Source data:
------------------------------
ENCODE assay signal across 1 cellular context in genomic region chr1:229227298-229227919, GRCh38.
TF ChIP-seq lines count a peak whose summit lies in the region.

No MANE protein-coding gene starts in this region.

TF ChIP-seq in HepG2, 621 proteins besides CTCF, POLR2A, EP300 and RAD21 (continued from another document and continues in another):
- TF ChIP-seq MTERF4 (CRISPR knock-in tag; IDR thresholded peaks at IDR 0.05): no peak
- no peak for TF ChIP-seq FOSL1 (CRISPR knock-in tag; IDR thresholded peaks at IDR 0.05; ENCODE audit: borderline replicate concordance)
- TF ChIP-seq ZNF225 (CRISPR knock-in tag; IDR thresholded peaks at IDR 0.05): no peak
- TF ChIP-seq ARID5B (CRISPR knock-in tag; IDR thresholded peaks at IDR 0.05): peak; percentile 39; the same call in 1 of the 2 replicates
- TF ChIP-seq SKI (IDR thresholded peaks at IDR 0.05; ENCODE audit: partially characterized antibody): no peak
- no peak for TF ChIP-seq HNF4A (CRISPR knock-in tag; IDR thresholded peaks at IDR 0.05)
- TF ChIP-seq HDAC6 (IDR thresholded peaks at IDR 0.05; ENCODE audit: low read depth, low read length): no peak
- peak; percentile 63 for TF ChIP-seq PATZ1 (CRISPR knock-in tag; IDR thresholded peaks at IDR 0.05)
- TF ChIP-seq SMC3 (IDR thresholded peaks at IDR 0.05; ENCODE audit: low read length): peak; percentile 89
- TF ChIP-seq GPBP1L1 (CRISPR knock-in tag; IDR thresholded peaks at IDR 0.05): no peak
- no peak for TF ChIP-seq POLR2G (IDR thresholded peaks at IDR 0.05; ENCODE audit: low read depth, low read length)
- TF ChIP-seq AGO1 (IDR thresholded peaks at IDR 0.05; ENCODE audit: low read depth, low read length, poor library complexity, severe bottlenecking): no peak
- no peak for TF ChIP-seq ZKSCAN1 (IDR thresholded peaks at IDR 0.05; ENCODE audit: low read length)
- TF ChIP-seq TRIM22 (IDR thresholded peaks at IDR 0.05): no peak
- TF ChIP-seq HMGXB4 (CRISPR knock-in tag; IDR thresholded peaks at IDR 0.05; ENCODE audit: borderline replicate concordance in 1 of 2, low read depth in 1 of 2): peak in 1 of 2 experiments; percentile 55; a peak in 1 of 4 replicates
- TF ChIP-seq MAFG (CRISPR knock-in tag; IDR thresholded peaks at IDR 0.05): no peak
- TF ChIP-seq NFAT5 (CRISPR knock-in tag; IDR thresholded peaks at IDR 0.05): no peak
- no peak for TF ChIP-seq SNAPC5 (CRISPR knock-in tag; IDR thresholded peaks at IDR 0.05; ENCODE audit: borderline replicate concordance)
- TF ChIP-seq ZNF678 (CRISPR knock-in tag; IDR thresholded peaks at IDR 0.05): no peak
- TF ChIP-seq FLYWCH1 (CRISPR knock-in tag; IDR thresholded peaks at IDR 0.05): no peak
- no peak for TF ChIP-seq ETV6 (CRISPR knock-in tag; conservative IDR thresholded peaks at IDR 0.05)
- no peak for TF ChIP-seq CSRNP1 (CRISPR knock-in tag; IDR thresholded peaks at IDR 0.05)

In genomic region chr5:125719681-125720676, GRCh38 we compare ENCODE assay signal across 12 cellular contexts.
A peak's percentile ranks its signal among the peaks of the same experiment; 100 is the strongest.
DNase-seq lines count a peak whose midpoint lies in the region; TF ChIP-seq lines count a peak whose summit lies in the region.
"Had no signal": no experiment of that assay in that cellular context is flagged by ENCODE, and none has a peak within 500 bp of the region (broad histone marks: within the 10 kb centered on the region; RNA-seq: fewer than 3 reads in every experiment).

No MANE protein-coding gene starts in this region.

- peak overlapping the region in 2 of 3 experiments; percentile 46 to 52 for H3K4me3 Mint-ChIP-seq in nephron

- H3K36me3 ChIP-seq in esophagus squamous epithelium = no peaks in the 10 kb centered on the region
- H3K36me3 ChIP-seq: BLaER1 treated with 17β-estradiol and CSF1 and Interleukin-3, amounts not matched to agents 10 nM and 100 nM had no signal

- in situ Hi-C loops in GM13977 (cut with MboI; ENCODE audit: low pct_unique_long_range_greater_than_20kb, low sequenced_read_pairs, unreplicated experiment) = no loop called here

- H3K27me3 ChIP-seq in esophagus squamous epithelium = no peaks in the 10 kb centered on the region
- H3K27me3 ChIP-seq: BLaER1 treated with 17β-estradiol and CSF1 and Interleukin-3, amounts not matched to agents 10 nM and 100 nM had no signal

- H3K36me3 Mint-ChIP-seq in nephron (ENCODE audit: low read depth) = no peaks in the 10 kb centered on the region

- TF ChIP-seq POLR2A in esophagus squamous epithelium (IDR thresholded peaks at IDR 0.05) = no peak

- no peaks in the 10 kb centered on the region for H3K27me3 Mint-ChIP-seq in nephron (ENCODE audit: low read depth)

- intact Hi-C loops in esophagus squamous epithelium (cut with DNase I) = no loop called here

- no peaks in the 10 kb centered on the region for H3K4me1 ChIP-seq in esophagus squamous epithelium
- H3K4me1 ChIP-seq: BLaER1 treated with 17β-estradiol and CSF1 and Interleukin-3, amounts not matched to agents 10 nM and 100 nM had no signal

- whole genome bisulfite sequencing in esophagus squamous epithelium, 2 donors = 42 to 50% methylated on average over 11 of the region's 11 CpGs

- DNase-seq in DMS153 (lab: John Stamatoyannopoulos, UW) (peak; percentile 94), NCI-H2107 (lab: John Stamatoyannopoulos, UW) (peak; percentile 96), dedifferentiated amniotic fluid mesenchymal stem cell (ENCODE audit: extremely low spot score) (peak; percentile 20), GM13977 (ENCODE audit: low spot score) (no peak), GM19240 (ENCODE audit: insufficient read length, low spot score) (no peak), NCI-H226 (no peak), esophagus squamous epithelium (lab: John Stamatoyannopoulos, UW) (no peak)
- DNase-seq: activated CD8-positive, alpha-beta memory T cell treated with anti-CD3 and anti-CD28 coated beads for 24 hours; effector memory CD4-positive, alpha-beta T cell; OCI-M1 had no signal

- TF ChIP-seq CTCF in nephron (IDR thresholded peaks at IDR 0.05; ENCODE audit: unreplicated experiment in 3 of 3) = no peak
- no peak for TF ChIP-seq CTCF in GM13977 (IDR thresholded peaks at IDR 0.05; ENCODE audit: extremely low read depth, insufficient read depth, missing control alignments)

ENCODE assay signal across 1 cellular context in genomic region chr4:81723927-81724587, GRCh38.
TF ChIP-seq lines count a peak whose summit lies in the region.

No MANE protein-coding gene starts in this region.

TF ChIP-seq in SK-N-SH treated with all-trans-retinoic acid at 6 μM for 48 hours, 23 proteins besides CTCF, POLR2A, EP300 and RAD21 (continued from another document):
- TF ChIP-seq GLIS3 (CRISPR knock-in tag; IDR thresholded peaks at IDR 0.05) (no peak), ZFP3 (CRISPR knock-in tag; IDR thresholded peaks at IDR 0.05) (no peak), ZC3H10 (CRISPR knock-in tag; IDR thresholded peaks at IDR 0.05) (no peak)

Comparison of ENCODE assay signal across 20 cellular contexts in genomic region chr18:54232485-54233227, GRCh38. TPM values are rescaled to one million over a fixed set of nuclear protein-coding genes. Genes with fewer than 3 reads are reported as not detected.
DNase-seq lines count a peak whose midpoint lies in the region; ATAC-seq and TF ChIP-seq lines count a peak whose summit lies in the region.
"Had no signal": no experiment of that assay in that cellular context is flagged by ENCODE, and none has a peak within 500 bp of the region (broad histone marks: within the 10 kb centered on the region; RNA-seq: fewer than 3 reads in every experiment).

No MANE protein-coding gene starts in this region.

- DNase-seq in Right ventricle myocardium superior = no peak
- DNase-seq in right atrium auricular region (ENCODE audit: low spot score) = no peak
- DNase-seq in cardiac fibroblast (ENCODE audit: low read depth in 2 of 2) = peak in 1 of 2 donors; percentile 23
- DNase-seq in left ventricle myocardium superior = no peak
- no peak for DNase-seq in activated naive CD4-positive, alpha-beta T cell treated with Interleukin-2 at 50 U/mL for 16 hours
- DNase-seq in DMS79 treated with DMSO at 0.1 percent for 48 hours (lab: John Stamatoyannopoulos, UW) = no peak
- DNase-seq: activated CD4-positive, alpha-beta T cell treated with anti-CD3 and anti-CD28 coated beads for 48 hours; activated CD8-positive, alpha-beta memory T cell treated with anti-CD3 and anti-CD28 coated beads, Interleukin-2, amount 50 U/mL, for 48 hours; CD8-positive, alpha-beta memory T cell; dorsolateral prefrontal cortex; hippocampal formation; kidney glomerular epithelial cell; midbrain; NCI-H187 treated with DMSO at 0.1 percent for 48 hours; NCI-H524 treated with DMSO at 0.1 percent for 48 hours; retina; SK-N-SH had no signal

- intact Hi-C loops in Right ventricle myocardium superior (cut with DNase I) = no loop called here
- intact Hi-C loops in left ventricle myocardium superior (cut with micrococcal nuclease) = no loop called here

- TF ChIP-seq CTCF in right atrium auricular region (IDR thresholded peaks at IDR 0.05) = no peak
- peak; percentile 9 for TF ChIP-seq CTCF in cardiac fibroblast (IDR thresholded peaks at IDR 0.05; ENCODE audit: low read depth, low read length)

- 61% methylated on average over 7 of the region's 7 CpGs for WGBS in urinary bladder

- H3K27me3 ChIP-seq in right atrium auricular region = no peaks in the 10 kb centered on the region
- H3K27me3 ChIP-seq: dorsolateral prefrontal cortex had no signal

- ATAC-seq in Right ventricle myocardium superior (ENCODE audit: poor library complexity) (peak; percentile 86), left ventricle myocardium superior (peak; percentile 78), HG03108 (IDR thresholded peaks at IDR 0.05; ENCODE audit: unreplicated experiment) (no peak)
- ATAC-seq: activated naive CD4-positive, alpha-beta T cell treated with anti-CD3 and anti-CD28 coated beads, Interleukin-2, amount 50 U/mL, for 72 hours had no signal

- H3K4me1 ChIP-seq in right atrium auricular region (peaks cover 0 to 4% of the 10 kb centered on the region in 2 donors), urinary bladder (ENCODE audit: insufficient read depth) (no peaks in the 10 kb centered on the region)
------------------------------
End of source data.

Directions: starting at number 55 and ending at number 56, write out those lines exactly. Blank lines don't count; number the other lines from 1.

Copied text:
DNase-seq lines count a peak whose midpoint lies in the region; ATAC-seq and TF ChIP-seq lines count a peak whose summit lies in the region.
"Had no signal": no experiment of that assay in that cellular context is flagged by ENCODE, and none has a peak within 500 bp of the region (broad histone marks: within the 10 kb centered on the region; RNA-seq: fewer than 3 reads in every experiment).